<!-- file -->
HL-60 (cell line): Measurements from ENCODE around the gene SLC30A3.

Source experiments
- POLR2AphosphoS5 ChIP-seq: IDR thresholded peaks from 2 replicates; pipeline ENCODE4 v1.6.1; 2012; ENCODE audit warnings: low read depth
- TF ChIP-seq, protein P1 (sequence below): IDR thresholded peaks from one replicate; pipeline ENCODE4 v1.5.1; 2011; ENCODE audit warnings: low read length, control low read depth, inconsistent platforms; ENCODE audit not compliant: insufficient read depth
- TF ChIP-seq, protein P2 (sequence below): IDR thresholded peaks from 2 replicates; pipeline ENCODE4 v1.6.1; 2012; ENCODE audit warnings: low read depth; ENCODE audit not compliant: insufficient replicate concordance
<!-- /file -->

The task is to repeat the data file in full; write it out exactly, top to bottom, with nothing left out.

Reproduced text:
HL-60 (cell line): Measurements from ENCODE around the gene SLC30A3.

Source experiments
- POLR2AphosphoS5 ChIP-seq: IDR thresholded peaks from 2 replicates; pipeline ENCODE4 v1.6.1; 2012; ENCODE audit warnings: low read depth
- TF ChIP-seq, protein P1 (sequence below): IDR thresholded peaks from one replicate; pipeline ENCODE4 v1.5.1; 2011; ENCODE audit warnings: low read length, control low read depth, inconsistent platforms; ENCODE audit not compliant: insufficient read depth
- TF ChIP-seq, protein P2 (sequence below): IDR thresholded peaks from 2 replicates; pipeline ENCODE4 v1.6.1; 2012; ENCODE audit warnings: low read depth; ENCODE audit not compliant: insufficient replicate concordance